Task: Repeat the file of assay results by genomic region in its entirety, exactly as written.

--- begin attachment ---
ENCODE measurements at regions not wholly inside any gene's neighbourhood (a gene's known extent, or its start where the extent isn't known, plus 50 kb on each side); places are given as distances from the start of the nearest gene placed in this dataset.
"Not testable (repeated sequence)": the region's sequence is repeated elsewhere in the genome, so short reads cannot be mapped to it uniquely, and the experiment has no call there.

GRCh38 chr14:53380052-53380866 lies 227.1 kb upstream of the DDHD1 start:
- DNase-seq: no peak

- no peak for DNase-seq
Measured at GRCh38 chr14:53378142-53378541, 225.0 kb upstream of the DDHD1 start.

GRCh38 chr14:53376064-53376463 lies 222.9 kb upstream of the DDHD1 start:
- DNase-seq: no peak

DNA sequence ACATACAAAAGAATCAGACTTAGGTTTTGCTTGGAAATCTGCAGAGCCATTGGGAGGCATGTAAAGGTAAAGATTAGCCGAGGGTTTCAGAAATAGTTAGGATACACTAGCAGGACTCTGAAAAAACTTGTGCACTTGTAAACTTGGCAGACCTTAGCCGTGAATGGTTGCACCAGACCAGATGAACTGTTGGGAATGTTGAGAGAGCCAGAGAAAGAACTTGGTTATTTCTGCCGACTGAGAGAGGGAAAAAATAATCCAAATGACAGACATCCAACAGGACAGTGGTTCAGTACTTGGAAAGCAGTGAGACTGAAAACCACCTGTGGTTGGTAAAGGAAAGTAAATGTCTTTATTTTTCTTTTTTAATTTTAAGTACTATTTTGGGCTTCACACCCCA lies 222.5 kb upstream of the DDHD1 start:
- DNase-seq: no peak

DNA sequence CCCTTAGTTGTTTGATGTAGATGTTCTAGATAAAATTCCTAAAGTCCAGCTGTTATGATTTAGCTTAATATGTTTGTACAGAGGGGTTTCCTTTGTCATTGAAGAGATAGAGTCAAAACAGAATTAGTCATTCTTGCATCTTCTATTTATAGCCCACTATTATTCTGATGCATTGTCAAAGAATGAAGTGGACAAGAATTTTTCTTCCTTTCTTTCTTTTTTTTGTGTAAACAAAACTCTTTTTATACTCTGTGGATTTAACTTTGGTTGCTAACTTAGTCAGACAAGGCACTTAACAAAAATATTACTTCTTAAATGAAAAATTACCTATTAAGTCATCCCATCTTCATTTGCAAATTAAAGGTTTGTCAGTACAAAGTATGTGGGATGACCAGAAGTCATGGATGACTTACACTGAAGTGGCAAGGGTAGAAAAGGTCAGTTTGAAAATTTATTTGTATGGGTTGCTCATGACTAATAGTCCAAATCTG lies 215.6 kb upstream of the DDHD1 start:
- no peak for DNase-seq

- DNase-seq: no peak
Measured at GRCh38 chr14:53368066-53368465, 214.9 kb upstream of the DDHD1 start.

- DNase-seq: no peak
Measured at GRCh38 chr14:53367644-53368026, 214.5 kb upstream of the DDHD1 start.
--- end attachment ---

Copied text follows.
ENCODE measurements at regions not wholly inside any gene's neighbourhood (a gene's known extent, or its start where the extent isn't known, plus 50 kb on each side); places are given as distances from the start of the nearest gene placed in this dataset.
"Not testable (repeated sequence)": the region's sequence is repeated elsewhere in the genome, so short reads cannot be mapped to it uniquely, and the experiment has no call there.

GRCh38 chr14:53380052-53380866 lies 227.1 kb upstream of the DDHD1 start:
- DNase-seq: no peak

- no peak for DNase-seq
Measured at GRCh38 chr14:53378142-53378541, 225.0 kb upstream of the DDHD1 start.

GRCh38 chr14:53376064-53376463 lies 222.9 kb upstream of the DDHD1 start:
- DNase-seq: no peak

DNA sequence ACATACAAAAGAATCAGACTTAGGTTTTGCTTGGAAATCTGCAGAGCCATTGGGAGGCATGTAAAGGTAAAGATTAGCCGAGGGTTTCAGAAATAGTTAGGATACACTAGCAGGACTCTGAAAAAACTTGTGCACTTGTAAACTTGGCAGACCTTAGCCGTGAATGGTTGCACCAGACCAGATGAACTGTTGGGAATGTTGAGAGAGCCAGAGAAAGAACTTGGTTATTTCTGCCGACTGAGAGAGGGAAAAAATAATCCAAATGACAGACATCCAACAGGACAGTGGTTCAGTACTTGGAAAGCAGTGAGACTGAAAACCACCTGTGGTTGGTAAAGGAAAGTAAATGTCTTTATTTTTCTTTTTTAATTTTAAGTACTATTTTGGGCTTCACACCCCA lies 222.5 kb upstream of the DDHD1 start:
- DNase-seq: no peak

DNA sequence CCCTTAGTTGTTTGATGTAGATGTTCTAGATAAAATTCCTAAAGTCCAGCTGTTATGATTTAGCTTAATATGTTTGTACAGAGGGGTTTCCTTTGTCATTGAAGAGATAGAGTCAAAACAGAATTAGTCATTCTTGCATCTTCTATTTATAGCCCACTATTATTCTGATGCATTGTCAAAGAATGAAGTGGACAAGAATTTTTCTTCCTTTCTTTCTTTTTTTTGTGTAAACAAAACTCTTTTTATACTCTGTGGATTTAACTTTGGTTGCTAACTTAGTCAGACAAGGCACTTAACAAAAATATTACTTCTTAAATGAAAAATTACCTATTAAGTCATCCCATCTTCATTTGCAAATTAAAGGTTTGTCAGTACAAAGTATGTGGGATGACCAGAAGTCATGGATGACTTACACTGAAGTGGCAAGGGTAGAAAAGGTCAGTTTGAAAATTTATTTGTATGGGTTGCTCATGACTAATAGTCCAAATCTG lies 215.6 kb upstream of the DDHD1 start:
- no peak for DNase-seq

- DNase-seq: no peak
Measured at GRCh38 chr14:53368066-53368465, 214.9 kb upstream of the DDHD1 start.

- DNase-seq: no peak
Measured at GRCh38 chr14:53367644-53368026, 214.5 kb upstream of the DDHD1 start.